Rule 2 of becoming a great place to work: Spend time together

“Spending time together” is part 2 in a blog series: 
6 extraordinary ways to be a great place to work

A few months ago, I wrote about reward trips and the role they play in our company’s culture. That article—Reward Trips and Corporate Culture: Why You Should Travel Outside of Work with Your Employees—mentioned some of our travel experiences in Key West, at an NBA game, and even watching a march of ducks. I told you why we’ve come to see immense value in incentive trips with employees. Here are the highlights:

  • Improve employee morale
  • Establish shared interests
  • Put family first
  • Overcome communication challenges
  • Celebrate excellent performance together

The article also shared a few tips on how you might consider starting your own rewards trip traditions.

Relationship building makes a team great

Employee trips are part of a larger goal: Fostering great relationships between colleagues and motivating employees to view the company’s success as their own success.

Now I’d like to add to the idea of incentive trips as a bonding experience by sharing additional ideas about spending time together as a company.

1. Make it competitive

Walk around our offices and you’ll find trophies proudly displayed on dozens of desks. Cornhole champion of 2015. Poker tournament titleholder of 2017. Doubles ping pong victors of 2016. Our winning kickball players from this year’s game still greet each other with their team cheer when they pass in the hallways.

Our company soccer players are a model of teamwork and encouragement when they’re out on the field against other teams—then in the office the next day they razz each other for every foul or embarrassing missed kick.

Several of our engineers take over the employee training room one evening every month to play some multi-player game (MMOG). I’ll admit I have no idea what they’re doing, but they’re clearly having fun as they compete with and against each other.

Friendly competition is one of the greatest ways to form team relationships. So promote some fun rivalries with game days and team sponsorships. Then watch the on-field play turn into in-office collaboration as employees work better together and want to see each other succeed.

2. Get a little silly.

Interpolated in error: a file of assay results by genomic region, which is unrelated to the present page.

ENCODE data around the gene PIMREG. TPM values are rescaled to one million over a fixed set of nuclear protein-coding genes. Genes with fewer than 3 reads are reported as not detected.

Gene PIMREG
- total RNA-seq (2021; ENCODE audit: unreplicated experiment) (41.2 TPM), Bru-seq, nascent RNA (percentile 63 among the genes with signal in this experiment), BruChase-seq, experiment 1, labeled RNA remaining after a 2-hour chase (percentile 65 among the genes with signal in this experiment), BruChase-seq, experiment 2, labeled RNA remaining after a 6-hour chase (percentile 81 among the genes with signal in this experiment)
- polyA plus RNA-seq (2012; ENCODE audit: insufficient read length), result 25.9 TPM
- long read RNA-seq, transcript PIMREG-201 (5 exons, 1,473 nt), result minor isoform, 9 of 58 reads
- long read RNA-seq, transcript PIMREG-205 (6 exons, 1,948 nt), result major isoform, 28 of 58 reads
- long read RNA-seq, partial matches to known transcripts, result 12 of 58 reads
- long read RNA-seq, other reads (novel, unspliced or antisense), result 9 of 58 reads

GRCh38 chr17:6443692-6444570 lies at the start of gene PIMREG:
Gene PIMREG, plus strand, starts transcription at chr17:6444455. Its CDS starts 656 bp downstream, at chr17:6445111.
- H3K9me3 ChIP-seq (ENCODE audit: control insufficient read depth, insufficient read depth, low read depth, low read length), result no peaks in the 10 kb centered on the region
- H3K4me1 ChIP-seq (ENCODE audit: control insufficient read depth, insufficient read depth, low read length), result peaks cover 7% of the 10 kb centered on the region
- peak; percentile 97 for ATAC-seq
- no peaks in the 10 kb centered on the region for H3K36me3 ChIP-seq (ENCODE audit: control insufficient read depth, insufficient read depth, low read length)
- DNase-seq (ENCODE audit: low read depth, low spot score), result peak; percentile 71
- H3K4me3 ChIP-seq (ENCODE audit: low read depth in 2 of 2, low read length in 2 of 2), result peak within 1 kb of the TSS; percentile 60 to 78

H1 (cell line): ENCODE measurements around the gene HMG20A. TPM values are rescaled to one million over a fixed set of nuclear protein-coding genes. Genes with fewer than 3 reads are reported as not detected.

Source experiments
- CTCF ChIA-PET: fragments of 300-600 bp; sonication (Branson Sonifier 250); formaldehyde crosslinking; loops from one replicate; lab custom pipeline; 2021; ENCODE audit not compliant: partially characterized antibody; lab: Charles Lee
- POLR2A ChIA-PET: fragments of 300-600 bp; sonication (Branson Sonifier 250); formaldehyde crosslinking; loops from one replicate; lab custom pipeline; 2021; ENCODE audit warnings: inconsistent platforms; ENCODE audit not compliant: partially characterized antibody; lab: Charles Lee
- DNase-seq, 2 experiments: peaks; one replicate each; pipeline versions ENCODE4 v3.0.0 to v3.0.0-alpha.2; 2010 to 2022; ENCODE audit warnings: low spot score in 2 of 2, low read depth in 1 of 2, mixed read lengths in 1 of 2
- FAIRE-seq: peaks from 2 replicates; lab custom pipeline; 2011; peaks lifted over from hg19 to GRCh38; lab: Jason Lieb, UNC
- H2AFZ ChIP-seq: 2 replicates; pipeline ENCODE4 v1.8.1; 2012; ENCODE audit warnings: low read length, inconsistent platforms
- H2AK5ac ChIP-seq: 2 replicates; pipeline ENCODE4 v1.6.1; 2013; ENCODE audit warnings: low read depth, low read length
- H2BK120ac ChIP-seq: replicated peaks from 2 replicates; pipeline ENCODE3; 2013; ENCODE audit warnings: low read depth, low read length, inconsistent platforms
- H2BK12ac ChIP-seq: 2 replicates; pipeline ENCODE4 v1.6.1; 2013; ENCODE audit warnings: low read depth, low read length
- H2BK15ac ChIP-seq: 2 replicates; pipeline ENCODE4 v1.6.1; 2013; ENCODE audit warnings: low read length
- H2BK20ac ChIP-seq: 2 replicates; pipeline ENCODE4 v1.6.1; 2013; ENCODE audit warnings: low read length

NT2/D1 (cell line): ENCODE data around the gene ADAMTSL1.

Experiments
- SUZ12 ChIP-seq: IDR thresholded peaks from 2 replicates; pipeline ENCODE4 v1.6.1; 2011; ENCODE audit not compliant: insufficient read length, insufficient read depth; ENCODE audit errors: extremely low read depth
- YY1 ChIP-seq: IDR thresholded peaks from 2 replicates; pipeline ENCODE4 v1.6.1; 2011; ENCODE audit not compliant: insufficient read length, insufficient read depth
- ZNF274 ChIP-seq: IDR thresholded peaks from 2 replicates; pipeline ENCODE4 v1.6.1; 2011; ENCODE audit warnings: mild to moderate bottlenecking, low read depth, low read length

Office colleagues spend time togetherA few years ago we had a dunking booth at an employee celebration event. Dozens of employees lined up to toss balls at the target, hoping to be the one to send their manager swimming.

Back in the springtime, we offered an hour of PTO to any employee who dressed up for Star Wars Day (“May the fourth be with you”). As a managed I.T. services company, we expected lots of engineers to show up in full costume (and they didn’t disappoint us). But what really surprised us were Finance, Marketing, and Sales team members who showed up as Wookies, Princesses Leia, and Yodas.

People like to act a little silly—or to watch their fellow workers look silly! It’s more than fun and games, though. These are occasions when employees really bond and have fun as a team.

3. Kick in together

NetGain is a potluck-loving company. Every chance we get, we arrange a lunch where the company provides the main dish—usually hamburgers or fried chicken or a ham—and everyone adds their own special dish. Every time we plan one of these lunches, I know certain employees start to hear requests for favorite casseroles and desserts.

Potlucks encourage a “one for all” mentality. Nothing beats breaking bread together to encourage camaraderie.

4. Invite spouses

In that article on reward trips I mentioned above, I commented on the value of bringing spouses and significant others into the mix. Our Christmas parties, especially, wouldn’t be the same without all the loved ones sharing our celebration.

Including spouses and dates has a lot of upside. It helps employees’ families view the company in a positive light. It provides some additional insights about our fellow workers. And, of course, it adds lots of excitement and fun personalities to the party.

In short, if you want to be a great place to work, make sure you’re also a great place when employees aren’t working. Here’s a list of the full series about becoming a workplace of a lifetime:


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